israel has one of the best equipped militaries in the world (thx to our tax dollars), palestinians do not have an army, air force or navy. they don’t control their borders, with no sovereign title over the west bank or gaza strip. this is why we see the obscene disparity in numbers of people killed and wounded.

another set of numbers might be helpful:

per capita GDP for gaza: $876
per capital GDP for israel: $34,185

gaza is sealed from all sides by israel. every few years they ‘cut the grass’ by bombing one of the most densely populated areas in the world. then they don’t allow concrete in, so palestinians can’t rebuild their homes. materials needed to construct vital water infrastructure are not permitted either so there’s a chronic water crisis in gaza. israel limits the amount of electricity gaza can access per day. they even restrict the amount of calories allowed for its population by blocking food.

another interesting fact:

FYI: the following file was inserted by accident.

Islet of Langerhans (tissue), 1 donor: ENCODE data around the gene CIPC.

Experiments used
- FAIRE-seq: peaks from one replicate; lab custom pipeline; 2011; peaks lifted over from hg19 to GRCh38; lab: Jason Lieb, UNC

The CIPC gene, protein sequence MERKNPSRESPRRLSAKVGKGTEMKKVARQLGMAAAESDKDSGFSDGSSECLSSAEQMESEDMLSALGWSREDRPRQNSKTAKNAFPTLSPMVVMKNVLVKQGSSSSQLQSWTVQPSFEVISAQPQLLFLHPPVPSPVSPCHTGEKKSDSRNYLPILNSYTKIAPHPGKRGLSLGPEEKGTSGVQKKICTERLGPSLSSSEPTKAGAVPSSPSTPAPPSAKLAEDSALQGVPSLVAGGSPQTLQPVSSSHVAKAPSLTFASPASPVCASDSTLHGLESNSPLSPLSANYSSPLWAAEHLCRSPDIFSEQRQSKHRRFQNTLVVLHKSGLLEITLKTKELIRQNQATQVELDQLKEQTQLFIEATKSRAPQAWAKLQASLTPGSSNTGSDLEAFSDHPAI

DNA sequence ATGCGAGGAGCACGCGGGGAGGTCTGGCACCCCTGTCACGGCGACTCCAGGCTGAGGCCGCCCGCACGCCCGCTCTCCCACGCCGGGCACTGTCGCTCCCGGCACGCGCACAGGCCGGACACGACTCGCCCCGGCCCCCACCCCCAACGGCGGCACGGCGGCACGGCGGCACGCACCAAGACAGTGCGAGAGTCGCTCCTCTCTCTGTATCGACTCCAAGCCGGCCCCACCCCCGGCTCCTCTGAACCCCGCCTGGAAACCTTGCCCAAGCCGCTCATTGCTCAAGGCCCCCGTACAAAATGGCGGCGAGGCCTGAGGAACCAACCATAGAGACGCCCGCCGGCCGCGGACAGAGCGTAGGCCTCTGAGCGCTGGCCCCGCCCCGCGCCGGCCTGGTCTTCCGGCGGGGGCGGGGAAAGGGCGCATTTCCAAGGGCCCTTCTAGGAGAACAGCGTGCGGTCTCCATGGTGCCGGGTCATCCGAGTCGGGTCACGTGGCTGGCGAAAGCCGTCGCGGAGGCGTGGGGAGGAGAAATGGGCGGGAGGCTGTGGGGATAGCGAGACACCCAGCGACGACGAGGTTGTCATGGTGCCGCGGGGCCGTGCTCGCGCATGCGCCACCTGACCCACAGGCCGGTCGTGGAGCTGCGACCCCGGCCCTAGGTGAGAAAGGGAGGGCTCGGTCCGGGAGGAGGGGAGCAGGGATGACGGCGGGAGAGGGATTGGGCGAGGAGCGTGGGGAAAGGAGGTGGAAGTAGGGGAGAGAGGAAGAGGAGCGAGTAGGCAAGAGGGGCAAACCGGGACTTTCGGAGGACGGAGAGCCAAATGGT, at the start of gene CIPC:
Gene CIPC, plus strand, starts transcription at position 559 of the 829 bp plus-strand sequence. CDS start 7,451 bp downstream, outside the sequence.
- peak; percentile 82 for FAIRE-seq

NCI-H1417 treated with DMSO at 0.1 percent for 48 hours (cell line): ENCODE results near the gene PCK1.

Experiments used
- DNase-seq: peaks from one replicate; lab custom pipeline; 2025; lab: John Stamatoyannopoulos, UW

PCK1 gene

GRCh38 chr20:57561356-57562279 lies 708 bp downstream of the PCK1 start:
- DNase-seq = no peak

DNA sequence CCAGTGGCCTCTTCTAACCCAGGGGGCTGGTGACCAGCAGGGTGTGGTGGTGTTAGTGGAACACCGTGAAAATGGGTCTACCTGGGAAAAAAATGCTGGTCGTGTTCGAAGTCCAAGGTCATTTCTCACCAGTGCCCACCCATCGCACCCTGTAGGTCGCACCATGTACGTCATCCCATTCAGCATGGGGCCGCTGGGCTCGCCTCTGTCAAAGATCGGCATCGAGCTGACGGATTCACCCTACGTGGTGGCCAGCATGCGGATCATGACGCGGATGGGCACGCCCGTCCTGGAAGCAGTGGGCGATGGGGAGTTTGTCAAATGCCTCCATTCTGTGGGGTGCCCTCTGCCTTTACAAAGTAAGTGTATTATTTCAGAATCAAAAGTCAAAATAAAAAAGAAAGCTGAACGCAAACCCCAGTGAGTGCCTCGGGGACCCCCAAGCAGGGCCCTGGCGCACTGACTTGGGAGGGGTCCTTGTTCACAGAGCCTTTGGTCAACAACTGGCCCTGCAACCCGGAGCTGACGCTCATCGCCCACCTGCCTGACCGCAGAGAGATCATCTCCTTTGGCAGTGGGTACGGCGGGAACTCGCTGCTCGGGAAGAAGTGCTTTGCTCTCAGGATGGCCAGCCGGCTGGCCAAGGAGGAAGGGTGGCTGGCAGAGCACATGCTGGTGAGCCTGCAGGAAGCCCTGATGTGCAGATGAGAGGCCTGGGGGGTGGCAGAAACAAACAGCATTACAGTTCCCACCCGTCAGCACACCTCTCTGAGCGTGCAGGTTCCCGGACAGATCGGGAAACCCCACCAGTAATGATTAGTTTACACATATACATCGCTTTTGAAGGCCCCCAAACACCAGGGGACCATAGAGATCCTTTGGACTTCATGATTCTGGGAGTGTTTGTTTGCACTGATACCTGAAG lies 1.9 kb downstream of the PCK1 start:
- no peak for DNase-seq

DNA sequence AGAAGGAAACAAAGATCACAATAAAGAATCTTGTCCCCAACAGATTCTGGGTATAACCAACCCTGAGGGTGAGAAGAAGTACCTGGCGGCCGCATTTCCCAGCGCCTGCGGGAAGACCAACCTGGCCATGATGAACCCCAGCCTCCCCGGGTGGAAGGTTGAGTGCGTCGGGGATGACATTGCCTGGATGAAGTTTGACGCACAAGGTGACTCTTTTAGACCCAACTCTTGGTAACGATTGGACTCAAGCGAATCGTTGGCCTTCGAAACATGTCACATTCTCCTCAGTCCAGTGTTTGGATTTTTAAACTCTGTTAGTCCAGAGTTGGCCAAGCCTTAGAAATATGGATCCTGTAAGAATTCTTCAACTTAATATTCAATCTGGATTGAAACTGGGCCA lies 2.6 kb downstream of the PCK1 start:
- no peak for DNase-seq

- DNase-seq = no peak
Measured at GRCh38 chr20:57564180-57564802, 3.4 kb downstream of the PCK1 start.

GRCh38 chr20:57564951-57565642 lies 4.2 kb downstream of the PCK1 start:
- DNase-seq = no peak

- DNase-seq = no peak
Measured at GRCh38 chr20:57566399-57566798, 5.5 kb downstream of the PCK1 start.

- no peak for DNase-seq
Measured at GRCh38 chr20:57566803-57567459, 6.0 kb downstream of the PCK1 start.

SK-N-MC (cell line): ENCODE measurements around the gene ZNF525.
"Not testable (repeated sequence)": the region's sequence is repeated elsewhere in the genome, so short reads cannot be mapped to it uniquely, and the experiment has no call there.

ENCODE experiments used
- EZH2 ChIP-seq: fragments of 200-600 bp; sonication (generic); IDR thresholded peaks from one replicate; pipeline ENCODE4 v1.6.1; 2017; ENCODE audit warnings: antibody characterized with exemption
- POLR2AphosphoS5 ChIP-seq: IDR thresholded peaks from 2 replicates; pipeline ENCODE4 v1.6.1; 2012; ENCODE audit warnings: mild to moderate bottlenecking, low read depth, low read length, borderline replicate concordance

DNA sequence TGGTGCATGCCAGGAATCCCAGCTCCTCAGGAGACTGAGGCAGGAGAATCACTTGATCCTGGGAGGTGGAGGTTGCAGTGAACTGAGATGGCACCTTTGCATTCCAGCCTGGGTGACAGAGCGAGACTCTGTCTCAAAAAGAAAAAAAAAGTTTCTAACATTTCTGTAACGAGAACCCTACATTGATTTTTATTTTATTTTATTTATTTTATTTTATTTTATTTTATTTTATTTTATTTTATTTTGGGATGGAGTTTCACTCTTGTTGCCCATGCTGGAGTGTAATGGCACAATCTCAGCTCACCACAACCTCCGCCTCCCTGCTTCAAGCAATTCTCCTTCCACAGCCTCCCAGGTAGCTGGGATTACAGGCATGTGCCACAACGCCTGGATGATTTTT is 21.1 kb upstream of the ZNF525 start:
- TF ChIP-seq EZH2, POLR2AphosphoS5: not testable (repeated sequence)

children constitute about half of gaza’s population. the median age is 17.

there is no reason for not knowing – this information is freely available, a lot of it provided by the UN.

i look at this media/social media landscape and understand why grotesque crimes against humanity have been possible in history. it’s easy to look back and decry slavery and genocide. it’s much harder to recognize it, speak about it, and resist it while it’s happening.

those who have spoken up, written posts, made calls, protested, declared their position and invited wrath from their communities, thank you. we see you and we find hope in ur integrity. “the arc of the moral universe is long, but it bends toward justice.” inshallah.

Activate, Reimagine, Transform UArts Conference

Friends, I am honored to be a part of ‘Activate, Reimagine, Transform,’ a virtual gathering hosted by the UR Institute for the Performing Arts, in partnership with the UR Office of Equity and Inclusion, the Paul J. Burgett Intercultural Center, 540WMain, Create A Space Now, and Rochester Fringe Festival. I will be talking about The Injured Body: a film about racism in America and so much more. It will be multimedia, as usual, with clips from the documentary and hopefully, the premiere of a film trailer. I will be presenting on opening night, June 3rd, at 8pm. The conference runs June 3-6 and is completely free. Pls register here.